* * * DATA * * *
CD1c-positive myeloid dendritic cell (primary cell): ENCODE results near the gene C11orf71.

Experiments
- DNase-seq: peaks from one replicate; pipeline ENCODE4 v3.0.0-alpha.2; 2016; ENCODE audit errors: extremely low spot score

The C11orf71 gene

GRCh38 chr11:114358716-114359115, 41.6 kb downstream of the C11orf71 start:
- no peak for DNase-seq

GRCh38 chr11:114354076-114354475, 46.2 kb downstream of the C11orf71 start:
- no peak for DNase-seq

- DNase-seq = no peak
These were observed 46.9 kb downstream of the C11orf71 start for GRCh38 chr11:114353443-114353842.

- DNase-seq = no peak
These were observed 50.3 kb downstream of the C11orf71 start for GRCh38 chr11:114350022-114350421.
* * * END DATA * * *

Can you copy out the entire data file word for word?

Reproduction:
CD1c-positive myeloid dendritic cell (primary cell): ENCODE results near the gene C11orf71.

Experiments
- DNase-seq: peaks from one replicate; pipeline ENCODE4 v3.0.0-alpha.2; 2016; ENCODE audit errors: extremely low spot score

The C11orf71 gene

GRCh38 chr11:114358716-114359115, 41.6 kb downstream of the C11orf71 start:
- no peak for DNase-seq

GRCh38 chr11:114354076-114354475, 46.2 kb downstream of the C11orf71 start:
- no peak for DNase-seq

- DNase-seq = no peak
These were observed 46.9 kb downstream of the C11orf71 start for GRCh38 chr11:114353443-114353842.

- DNase-seq = no peak
These were observed 50.3 kb downstream of the C11orf71 start for GRCh38 chr11:114350022-114350421.